Watching Google officially announce the Pixel 7 and Pixel 7 Pro yesterday, I was struck by how much of its presentation focused on the most fundamental of smartphone features: the phone call. Smartphones may have become miniature handheld computers, capable of doing everything from office work to filming movies, but Google refuses to forget about the phone part of its smartphones. How refreshing.
“Pixel 7 is designed to be the best phone for actual phone calling,” said Google product manager Brian Rakowski from the stage, before outlining the specific improvements coming with this year’s Pixel. There’s Clear Calling for improving the audio quality of voice calls and an upgraded Direct My Call to make it quicker and easier to navigate call center phone trees. Other features returning from previous Pixel devices include Hold for Me and Call Screen.
The most fundamental feature to help with phone calls is Clear Calling, hints of which were discovered in Google’s beta software last month. It’s designed to use machine learning to cut down on background noise from persons on the other end of a Pixel 7 phone call, making them more easily audible, “even if they’re on a windy street or in a noisy restaurant,” Google product manager Jonathan Eccles writes in a blog post.
Google is far from the first company to implement noise suppression technology like this. The likes of Nvidia and AMD already offer similar functionality on PCs for conference calls and streaming. But unlike Apple, which hasn’t made a big deal out of its Voice Isolation feature and hides it in an obscure sub-menu, Google presented Clear Calling front and center during its presentation as one of the Pixel 7’s flagship features.
Meanwhile, Direct My Call, which first launched with the Pixel 6 last year, is also being upgraded. Direct My Call is designed to help you navigate the often complicated menus used by call centers to triage your phone call. It transcribes the various options, showing them as on-screen text so it’s easier to get an overview of all the available options before making your selection. Google says the feature has been used with 50 million business calls since launch.
This year, an upgrade to Direct My Call is designed to show you these menu options before they’re actually spoken aloud in a recorded message. In an interview with TechCrunch, Google’s Minni Shahi explained that this is possible because Google’s Duplex technology “has already called the business and learned the menu options before the user places the call for the first time, allowing it to present the phone tree options.” Google’s blog post notes that it’ll be available for “many of the most popular toll-free numbers in the US,” though TechCrunch notes that businesses will need to be enrolled in Direct My Call for it to work, so it’s unclear how widely available it’ll be.
Google’s focus on phone call features for its Pixel devices is far from a new initiative. But giving them their own section during the Pixel 7’s launch highlighted how important they’ve become to Google’s marketing, where they sit prominently alongside performance and camera quality claims.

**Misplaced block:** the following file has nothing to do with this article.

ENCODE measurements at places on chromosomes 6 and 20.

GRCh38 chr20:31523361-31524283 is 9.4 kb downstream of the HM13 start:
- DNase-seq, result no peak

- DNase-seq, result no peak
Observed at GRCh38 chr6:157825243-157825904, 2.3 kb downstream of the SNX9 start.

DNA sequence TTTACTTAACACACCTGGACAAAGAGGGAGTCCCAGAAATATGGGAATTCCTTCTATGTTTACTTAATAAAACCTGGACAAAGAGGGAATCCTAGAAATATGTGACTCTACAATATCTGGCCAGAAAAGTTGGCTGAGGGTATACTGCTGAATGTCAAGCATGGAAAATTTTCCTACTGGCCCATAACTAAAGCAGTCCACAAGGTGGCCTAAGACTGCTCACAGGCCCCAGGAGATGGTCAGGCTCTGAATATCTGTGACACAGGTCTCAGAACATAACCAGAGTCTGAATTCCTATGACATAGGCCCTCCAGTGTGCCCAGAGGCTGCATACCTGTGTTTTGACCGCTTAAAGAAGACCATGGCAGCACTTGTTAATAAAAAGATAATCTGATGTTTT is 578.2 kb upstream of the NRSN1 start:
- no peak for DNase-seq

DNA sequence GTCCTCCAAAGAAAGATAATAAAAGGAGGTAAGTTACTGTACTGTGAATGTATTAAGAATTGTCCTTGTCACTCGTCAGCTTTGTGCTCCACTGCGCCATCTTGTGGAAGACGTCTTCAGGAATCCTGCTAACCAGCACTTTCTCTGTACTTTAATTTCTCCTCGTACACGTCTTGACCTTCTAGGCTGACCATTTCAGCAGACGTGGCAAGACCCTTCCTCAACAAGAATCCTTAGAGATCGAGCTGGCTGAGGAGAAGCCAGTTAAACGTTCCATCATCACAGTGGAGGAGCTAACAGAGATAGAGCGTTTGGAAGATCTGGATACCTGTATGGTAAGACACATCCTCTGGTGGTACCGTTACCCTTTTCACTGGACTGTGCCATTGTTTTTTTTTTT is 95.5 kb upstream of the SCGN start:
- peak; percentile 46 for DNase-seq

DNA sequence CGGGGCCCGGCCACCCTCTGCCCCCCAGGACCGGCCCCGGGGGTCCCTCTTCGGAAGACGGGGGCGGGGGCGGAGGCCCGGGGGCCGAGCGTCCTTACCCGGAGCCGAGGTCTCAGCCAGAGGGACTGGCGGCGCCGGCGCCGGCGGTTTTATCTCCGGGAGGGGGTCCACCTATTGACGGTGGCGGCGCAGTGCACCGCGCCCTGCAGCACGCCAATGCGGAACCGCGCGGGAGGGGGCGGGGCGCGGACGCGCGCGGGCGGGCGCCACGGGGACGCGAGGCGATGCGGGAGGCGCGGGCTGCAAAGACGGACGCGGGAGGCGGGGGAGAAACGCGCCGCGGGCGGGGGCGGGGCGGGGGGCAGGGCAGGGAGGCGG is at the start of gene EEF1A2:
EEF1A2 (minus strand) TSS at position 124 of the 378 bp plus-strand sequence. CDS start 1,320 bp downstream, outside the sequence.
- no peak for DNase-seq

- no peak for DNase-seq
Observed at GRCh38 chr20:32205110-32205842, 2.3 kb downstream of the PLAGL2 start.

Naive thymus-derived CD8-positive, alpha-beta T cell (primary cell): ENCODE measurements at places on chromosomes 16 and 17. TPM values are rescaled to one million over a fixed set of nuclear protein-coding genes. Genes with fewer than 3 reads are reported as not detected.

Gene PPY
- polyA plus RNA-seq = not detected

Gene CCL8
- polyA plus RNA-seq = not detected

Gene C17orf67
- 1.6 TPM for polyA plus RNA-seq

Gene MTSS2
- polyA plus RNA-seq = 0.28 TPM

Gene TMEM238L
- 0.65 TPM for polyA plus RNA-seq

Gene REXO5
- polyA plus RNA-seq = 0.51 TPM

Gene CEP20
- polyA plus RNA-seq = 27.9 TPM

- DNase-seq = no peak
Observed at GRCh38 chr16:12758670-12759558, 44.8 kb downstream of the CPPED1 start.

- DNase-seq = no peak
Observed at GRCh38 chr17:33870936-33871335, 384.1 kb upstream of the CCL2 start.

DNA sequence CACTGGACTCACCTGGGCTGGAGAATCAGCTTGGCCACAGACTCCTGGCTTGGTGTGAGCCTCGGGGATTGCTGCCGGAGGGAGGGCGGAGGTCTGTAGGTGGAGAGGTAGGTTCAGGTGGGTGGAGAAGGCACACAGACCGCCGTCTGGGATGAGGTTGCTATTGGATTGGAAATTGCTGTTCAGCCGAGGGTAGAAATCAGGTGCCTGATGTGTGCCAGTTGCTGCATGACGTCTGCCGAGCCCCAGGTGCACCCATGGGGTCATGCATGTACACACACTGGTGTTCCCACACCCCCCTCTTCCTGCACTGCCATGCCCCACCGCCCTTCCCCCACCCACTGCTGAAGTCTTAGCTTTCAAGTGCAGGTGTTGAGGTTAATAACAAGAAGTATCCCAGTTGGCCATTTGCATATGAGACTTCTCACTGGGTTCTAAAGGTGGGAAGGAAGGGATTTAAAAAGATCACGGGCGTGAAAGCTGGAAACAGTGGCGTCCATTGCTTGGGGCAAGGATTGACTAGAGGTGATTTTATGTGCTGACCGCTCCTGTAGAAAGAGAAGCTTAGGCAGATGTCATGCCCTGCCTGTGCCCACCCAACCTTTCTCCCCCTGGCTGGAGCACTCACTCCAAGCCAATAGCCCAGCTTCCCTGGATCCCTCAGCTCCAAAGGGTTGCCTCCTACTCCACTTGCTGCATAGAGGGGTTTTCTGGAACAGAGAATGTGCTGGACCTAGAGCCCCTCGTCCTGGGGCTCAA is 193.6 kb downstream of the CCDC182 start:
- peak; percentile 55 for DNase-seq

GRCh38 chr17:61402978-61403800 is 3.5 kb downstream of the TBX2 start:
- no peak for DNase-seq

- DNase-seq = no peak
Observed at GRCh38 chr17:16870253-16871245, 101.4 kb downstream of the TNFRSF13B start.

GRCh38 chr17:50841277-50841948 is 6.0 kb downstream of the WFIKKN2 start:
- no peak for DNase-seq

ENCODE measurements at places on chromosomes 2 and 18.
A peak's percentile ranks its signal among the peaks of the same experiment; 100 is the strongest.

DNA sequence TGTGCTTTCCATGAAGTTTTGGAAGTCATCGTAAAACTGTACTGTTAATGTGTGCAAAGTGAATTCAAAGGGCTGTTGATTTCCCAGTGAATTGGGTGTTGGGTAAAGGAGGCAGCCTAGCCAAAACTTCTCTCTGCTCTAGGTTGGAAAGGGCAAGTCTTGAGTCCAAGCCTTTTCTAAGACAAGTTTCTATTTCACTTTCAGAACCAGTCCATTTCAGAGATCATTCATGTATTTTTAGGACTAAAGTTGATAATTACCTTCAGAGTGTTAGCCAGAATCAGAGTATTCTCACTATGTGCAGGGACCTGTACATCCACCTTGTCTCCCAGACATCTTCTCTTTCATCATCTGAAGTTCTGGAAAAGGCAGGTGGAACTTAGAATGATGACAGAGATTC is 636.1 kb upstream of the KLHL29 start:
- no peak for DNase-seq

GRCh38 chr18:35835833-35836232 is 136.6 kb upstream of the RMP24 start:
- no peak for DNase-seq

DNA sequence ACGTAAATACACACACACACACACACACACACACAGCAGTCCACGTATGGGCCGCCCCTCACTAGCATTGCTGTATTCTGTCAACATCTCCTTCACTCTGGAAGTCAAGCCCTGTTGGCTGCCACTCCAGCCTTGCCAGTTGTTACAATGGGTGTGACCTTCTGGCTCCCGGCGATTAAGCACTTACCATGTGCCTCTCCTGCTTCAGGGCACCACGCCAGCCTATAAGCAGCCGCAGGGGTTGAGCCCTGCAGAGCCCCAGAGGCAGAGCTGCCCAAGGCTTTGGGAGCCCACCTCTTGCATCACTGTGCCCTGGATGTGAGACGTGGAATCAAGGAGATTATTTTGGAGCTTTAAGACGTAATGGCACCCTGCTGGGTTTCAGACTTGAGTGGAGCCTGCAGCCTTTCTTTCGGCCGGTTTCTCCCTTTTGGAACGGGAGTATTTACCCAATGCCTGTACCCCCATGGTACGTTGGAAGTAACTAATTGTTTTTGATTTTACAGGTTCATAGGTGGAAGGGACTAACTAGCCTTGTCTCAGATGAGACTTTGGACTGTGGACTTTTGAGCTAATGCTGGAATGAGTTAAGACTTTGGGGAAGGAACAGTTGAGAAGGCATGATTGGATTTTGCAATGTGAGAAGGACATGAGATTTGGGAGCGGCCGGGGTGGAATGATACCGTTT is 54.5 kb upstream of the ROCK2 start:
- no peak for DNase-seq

Even as far back as 2018’s Pixel 3, Google was advertising its Call Screen feature, which lets its phones screen spam calls and provide you with transcriptions of its software’s conversations with unwanted callers. During the company’s presentation yesterday, Rakowski said this screening feature handled 600 million calls last year.
Then, in 2020, the same year it launched the Pixel 5, Google released Hold for Me, a feature that has Google Assistant monitor a call when you’re put on hold and alert you when it’s time for you to speak with an actual human being. Initially launched for the Pixel 5, 4A, and 4A 5G, the feature was subsequently released for Pixel devices going back to the Pixel 3.
Finally, there’s Wait Times, another feature that launched alongside last year’s Pixel 6 that has since been made available on the Pixel 3A and up. Like Hold for Me, Wait Times is designed to cut down on the frustration of being placed on hold. But instead of handling your call for you, the feature estimates the amount of time you might be placed on hold based on call lengths from other people who have dialed the same number.
It’s great to see Google continuing to focus its development energy on the most fundamental of smartphone features, but it’s a shame that many of these technologies have remained stubbornly exclusive to the US. It’s an unfortunate limitation considering Google’s Rakowski took a moment to emphasize the global availability of the Pixel 7 and Pixel 7 Pro, which he says will be available to “even more users, in more places.”
In particular, Direct My Call and Wait Times are only available in the US. Call Screen is available across multiple countries, but only users in the US can have it work automatically, according to Google’s support page. Meanwhile Hold for Me is only available in Australia and Canada outside of the US. Thankfully, Google hasn’t mentioned any geographical limitations for its Clear Calling feature.
Modern smartphones may be packed with a dizzying array of features, but Google’s presentation yesterday didn’t forget about the fundamentals. After all, who cares about a phone that’s trying to replicate the quality of a standalone DSLR camera if it can’t get basic phone calls right?